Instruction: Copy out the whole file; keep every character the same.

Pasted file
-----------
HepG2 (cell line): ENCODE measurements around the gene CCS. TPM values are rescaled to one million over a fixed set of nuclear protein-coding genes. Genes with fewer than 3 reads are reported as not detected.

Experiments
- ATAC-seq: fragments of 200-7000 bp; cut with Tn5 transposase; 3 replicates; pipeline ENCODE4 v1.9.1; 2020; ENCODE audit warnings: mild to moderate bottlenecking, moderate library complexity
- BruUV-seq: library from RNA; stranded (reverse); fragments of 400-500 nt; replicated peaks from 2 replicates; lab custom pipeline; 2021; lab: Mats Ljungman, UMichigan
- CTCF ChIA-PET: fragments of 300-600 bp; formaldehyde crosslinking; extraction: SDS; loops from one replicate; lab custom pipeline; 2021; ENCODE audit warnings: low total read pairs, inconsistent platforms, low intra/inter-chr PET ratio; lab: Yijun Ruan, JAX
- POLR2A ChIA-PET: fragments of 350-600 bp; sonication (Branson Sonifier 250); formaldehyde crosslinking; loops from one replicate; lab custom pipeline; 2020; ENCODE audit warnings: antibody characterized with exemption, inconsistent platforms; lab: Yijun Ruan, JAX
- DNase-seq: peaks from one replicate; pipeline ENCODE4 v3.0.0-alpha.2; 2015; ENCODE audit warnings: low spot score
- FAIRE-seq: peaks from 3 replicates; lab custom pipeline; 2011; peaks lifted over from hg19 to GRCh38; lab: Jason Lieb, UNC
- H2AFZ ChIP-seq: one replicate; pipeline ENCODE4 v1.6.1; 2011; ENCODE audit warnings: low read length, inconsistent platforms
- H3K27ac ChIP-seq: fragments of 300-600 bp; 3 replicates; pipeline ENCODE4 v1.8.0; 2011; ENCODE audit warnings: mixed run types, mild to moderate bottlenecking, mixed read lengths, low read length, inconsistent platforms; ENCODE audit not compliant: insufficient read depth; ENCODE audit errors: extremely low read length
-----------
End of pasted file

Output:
HepG2 (cell line): ENCODE measurements around the gene CCS. TPM values are rescaled to one million over a fixed set of nuclear protein-coding genes. Genes with fewer than 3 reads are reported as not detected.

Experiments
- ATAC-seq: fragments of 200-7000 bp; cut with Tn5 transposase; 3 replicates; pipeline ENCODE4 v1.9.1; 2020; ENCODE audit warnings: mild to moderate bottlenecking, moderate library complexity
- BruUV-seq: library from RNA; stranded (reverse); fragments of 400-500 nt; replicated peaks from 2 replicates; lab custom pipeline; 2021; lab: Mats Ljungman, UMichigan
- CTCF ChIA-PET: fragments of 300-600 bp; formaldehyde crosslinking; extraction: SDS; loops from one replicate; lab custom pipeline; 2021; ENCODE audit warnings: low total read pairs, inconsistent platforms, low intra/inter-chr PET ratio; lab: Yijun Ruan, JAX
- POLR2A ChIA-PET: fragments of 350-600 bp; sonication (Branson Sonifier 250); formaldehyde crosslinking; loops from one replicate; lab custom pipeline; 2020; ENCODE audit warnings: antibody characterized with exemption, inconsistent platforms; lab: Yijun Ruan, JAX
- DNase-seq: peaks from one replicate; pipeline ENCODE4 v3.0.0-alpha.2; 2015; ENCODE audit warnings: low spot score
- FAIRE-seq: peaks from 3 replicates; lab custom pipeline; 2011; peaks lifted over from hg19 to GRCh38; lab: Jason Lieb, UNC
- H2AFZ ChIP-seq: one replicate; pipeline ENCODE4 v1.6.1; 2011; ENCODE audit warnings: low read length, inconsistent platforms
- H3K27ac ChIP-seq: fragments of 300-600 bp; 3 replicates; pipeline ENCODE4 v1.8.0; 2011; ENCODE audit warnings: mixed run types, mild to moderate bottlenecking, mixed read lengths, low read length, inconsistent platforms; ENCODE audit not compliant: insufficient read depth; ENCODE audit errors: extremely low read length